Outside Sydney

Hotels in Outside Sydney

Located on Watego Beach and surrounded by Cape Byron Headland Nature Reserve, this pink Mediterranean-style hotel is more like a luxury guesthouse.

Located on Hyams Beach, home to the whitest sand in the world according to the Guinness Book of Records, this colorful collection of seven former fishing cottages now hosts guests in 1920’s style with pastel walls, brass beds, electric fireplace, and double French doors leading to a verandah that

Set on a former shipping wharf in the eastern part of Sydney Harbour, this hip, industrial-chic hotel (the Taj Group’s first Australian property) manages to feel both removed from the bustle of downtown and in the middle of the action.

This BKH-designed luxury villa on the north coast of New South Wales attracts celebrities, surfers, and “discerning Bohemians” to its four bedrooms, floating kitchen, private deck, and wet-edge pool.

You’d never expect that the charming and secluded Q Station, at the entrance to Sydney Harbour, was once a quarantine base for ship passengers in the 19th and 20th centuries. Sydneysiders now flock to the seaside resort, just seven miles away in the suburb of Manly.

Set on an achingly beautiful stretch of east-coast beach, this boutique hotel occupies what was once a private mansion aptly named Grandview.

A Zen-inspired retreat with daily yoga classes near Byron Bay, co-owned by the actress-singer Olivia Newton-John.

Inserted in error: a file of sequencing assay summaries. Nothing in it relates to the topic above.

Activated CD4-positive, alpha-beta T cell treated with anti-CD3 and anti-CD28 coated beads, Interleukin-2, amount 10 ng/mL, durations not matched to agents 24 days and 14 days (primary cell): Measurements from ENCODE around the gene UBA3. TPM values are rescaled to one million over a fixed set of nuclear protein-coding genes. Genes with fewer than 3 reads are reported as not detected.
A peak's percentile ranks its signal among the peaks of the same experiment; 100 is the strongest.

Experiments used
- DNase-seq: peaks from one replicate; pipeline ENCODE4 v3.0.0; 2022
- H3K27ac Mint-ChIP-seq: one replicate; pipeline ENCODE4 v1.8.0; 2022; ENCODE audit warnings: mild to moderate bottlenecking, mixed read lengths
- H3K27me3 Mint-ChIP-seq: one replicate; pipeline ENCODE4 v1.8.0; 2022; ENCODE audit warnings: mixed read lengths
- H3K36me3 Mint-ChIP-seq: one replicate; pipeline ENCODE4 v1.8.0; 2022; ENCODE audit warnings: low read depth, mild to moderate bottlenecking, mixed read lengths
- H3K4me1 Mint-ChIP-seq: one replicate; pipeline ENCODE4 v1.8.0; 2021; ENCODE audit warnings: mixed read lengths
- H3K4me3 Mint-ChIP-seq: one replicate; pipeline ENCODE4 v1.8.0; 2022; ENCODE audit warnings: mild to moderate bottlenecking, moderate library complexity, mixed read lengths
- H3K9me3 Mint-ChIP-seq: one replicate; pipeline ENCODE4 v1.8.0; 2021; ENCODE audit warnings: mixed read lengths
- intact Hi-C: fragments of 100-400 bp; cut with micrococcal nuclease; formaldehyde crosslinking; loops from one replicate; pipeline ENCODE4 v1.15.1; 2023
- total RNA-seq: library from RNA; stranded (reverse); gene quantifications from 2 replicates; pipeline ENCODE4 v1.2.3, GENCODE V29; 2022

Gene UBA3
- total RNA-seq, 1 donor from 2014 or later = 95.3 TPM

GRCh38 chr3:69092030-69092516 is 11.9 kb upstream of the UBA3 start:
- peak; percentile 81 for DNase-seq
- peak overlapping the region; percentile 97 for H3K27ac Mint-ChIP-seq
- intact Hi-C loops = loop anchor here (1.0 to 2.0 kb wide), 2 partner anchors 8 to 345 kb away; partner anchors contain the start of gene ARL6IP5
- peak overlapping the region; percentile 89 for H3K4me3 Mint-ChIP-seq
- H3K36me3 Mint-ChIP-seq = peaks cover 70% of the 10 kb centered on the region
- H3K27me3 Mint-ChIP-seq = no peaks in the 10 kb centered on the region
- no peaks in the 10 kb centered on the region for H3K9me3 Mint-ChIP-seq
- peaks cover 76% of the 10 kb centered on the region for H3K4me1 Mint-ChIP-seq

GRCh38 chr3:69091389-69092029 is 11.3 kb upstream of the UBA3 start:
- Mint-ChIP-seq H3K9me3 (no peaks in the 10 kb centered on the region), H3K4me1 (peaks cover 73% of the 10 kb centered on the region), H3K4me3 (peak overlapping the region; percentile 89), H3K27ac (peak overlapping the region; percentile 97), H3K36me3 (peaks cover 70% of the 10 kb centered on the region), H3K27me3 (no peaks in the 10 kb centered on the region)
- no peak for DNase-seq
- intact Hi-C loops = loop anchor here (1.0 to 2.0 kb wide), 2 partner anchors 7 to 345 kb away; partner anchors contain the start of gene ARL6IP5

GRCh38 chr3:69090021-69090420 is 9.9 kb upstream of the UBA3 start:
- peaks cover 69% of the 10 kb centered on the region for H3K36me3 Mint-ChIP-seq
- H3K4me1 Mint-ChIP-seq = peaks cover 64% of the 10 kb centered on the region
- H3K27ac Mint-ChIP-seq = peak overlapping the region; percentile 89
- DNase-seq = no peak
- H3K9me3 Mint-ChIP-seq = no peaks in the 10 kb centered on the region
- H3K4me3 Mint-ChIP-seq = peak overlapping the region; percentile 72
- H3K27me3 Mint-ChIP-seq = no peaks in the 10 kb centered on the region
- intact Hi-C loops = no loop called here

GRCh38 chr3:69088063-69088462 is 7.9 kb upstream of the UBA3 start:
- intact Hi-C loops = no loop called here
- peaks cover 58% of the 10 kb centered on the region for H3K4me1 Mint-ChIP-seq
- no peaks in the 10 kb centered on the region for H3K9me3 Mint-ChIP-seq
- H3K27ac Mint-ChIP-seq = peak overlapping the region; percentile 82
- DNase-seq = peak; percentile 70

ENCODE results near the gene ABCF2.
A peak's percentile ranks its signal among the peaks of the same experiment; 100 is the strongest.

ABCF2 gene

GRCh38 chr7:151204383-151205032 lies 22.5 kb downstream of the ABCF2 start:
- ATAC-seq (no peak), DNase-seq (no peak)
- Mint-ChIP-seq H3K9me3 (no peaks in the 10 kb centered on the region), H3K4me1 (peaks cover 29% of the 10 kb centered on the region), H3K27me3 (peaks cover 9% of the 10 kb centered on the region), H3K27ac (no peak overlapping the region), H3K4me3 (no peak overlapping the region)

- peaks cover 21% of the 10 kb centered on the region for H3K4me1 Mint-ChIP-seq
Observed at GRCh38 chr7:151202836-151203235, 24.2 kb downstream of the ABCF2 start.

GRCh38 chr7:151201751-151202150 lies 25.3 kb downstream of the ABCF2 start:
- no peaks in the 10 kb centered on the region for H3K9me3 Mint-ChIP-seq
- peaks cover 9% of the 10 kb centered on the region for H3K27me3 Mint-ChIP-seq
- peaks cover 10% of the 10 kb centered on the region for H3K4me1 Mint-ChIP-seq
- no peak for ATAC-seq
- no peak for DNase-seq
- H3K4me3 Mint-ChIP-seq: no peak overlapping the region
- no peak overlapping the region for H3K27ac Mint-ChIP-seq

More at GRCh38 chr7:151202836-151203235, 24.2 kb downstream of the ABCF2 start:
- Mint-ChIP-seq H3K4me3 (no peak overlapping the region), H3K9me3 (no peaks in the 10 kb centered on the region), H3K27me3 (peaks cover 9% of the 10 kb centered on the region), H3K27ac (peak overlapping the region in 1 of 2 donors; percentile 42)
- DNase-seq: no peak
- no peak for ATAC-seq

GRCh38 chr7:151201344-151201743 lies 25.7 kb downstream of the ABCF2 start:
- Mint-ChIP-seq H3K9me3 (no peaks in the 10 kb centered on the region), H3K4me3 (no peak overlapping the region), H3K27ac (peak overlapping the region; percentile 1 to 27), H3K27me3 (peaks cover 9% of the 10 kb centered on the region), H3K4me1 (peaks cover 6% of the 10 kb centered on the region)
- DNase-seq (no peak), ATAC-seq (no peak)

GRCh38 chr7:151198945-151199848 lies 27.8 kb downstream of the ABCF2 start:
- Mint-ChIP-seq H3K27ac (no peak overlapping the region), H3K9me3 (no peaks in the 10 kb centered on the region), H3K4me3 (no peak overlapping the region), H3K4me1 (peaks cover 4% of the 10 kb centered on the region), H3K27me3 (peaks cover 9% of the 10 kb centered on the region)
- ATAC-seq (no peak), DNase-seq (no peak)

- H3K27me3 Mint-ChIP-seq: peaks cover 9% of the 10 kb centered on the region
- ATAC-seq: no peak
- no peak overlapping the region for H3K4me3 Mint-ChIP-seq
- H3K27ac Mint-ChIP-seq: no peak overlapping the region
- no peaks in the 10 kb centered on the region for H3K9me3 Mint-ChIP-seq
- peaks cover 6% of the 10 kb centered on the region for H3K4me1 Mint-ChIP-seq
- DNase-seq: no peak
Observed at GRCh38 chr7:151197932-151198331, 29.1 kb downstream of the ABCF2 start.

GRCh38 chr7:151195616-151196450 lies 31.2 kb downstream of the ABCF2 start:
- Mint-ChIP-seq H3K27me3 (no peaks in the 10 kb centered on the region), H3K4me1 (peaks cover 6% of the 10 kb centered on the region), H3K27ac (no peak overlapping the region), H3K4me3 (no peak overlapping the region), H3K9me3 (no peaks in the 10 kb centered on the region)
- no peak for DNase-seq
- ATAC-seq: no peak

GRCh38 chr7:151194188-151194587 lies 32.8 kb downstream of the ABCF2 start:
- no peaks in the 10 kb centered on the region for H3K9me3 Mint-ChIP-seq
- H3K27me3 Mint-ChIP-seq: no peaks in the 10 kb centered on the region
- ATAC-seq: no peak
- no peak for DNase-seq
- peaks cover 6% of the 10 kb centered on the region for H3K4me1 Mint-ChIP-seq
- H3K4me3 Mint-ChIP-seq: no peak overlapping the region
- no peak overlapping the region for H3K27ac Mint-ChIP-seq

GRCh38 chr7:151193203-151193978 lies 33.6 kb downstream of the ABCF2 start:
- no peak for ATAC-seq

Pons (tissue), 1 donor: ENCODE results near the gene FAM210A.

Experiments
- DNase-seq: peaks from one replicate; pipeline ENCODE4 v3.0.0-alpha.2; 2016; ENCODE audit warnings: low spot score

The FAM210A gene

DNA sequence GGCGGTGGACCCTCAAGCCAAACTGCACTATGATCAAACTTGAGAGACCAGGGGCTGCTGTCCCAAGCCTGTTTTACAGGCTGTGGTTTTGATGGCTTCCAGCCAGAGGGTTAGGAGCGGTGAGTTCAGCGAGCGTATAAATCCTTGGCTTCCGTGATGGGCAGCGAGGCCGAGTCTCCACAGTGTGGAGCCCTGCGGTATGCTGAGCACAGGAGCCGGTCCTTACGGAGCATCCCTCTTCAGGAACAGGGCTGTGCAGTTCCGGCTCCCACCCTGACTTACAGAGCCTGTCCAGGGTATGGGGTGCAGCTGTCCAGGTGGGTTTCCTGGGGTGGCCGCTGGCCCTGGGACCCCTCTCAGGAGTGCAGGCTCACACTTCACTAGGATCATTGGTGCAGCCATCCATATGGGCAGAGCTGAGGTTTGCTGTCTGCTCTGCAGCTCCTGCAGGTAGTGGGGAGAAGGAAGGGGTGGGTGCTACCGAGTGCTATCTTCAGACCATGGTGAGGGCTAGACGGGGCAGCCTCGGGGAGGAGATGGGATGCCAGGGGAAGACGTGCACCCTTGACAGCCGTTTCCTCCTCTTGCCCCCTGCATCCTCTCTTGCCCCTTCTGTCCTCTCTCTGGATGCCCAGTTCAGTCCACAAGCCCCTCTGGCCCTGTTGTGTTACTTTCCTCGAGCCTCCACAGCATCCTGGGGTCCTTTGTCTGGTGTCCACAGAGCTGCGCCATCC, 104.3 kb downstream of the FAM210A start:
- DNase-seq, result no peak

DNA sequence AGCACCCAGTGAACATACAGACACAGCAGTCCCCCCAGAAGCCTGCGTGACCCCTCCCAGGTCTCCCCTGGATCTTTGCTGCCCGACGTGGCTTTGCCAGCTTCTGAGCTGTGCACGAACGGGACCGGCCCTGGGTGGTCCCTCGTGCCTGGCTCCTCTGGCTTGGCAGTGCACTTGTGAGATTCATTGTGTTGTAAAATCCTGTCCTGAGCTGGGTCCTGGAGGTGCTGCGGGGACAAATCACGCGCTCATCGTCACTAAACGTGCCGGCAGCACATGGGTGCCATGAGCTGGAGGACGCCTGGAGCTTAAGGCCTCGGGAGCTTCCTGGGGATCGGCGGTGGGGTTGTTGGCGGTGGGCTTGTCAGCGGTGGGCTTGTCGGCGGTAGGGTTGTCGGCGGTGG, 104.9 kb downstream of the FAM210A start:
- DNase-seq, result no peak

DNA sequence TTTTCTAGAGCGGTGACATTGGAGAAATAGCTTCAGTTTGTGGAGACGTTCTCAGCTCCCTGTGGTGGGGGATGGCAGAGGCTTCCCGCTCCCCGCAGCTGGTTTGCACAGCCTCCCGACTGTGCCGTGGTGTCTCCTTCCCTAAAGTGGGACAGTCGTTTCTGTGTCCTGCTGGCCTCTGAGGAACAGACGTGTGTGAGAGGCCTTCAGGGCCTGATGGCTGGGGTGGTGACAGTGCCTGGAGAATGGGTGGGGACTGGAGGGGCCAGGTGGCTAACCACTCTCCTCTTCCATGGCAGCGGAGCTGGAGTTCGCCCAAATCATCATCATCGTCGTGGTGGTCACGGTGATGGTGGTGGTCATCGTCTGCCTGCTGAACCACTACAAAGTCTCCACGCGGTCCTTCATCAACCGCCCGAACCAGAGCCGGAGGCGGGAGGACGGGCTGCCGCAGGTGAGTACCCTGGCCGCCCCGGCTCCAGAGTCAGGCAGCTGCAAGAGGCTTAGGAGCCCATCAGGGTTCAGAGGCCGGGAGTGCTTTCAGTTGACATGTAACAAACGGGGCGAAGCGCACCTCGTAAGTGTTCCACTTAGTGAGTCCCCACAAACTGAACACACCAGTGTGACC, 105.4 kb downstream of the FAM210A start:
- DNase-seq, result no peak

Situated directly on Bondi Beach, Ravesi’s Hotel is also just a 15-minute drive from downtown Sydney. Each of the 12 guest rooms is individually designed, but all are understated with clean lines, white linens, contemporary artwork, and oversize picture windows (some with panoramic beach views).

About 75 minutes by air from Sydney, Byron Bay has long been known for its pristine sands and stunning headlands. Set within a 45-acre rain forest, Byron at Byron Resort & Spa was designed by local architect Ed Haysom to blend into the natural canopy.

The property features 18 neutral suites and private patios over the water.

Patterned after the original Government House, this Darlinghurst hotel in a Colonial Georgian residence was once a nightclub (the hotel's name comes from a Rolling Stones concert at Altamont Freeway because the band members were regular guests here).

The hotel is propped on a Pacific Coast headland, in a town that attracts both surfers and migrating whales. During the past four years the property has been updated from its origins as a 1970's motel.

Sandwiched on a narrow peninsula between Lake Merimbula and the Tasman Sea, this collection of apartments and three-bedroom townhouses is a prime spot for watersport enthusiasts, who get easy access to fishing, swimming, surfing, snorkeling, and boating alongside white sand beaches.